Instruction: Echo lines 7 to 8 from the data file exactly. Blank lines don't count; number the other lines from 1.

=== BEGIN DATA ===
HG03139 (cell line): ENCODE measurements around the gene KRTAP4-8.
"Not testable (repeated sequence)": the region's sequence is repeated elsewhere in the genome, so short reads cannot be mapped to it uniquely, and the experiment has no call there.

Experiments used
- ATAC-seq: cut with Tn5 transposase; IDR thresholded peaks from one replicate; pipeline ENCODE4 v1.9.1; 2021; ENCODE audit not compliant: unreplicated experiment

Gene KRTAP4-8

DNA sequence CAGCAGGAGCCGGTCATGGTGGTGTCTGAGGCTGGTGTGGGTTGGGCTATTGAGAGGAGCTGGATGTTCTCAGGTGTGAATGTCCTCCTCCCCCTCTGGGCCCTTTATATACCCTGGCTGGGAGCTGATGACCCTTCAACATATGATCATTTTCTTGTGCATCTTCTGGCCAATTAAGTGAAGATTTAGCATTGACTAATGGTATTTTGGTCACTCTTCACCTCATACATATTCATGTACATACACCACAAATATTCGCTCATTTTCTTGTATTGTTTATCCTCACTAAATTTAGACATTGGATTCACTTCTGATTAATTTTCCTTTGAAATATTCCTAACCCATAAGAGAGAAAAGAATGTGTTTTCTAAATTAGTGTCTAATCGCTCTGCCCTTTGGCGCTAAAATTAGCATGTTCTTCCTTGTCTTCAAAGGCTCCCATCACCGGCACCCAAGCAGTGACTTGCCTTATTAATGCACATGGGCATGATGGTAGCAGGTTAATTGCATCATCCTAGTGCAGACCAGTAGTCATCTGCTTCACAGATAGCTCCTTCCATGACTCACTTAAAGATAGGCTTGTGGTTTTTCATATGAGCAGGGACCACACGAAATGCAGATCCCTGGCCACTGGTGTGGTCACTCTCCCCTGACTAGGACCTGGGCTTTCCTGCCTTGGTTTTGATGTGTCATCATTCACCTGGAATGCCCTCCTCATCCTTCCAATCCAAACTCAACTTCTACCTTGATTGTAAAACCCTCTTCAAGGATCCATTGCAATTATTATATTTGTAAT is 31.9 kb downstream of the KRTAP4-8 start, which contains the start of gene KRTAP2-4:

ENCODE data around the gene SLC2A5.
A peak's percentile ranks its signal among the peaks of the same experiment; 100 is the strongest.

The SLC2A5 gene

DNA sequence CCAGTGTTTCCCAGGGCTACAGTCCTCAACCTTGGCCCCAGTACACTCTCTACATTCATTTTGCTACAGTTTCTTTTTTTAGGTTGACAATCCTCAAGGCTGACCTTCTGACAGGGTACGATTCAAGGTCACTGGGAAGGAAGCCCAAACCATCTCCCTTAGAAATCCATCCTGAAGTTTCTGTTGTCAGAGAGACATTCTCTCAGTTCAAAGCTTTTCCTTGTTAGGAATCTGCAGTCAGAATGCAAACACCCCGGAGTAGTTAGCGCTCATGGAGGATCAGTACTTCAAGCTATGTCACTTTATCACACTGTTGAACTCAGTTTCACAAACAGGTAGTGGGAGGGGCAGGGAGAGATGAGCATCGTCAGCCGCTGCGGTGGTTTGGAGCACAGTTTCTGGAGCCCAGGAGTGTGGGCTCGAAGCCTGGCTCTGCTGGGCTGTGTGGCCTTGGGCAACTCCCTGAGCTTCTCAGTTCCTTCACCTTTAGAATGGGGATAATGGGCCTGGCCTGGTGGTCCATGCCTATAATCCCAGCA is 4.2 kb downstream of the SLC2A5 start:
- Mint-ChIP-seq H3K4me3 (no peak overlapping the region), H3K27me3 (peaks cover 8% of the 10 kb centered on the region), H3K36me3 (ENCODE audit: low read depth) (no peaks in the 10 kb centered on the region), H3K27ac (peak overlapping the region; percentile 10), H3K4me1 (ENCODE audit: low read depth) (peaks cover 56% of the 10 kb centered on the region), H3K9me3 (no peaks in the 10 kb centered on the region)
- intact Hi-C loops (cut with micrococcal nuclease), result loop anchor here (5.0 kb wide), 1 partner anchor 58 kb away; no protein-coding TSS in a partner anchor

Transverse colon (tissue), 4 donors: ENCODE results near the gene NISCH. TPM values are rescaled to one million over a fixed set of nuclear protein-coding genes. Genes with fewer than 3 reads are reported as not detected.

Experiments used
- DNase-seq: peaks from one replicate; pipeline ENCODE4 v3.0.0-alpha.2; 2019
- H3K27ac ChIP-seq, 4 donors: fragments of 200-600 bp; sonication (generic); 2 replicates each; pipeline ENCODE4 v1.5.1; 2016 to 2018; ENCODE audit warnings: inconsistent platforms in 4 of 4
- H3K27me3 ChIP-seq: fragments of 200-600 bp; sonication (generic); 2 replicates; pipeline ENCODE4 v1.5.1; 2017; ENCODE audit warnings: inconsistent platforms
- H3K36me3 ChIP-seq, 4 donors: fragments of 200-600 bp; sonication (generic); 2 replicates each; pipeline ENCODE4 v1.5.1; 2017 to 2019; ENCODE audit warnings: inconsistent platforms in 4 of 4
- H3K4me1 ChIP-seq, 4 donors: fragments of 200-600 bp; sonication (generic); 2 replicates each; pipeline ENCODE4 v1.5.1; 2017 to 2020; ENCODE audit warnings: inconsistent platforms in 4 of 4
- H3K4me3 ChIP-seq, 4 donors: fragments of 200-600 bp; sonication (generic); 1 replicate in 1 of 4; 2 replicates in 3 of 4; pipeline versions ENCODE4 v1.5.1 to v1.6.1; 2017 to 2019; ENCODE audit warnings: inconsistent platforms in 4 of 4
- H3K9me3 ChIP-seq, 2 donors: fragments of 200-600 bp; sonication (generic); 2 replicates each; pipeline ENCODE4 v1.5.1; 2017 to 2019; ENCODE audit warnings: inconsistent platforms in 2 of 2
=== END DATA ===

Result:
ENCODE data around the gene SLC2A5.
A peak's percentile ranks its signal among the peaks of the same experiment; 100 is the strongest.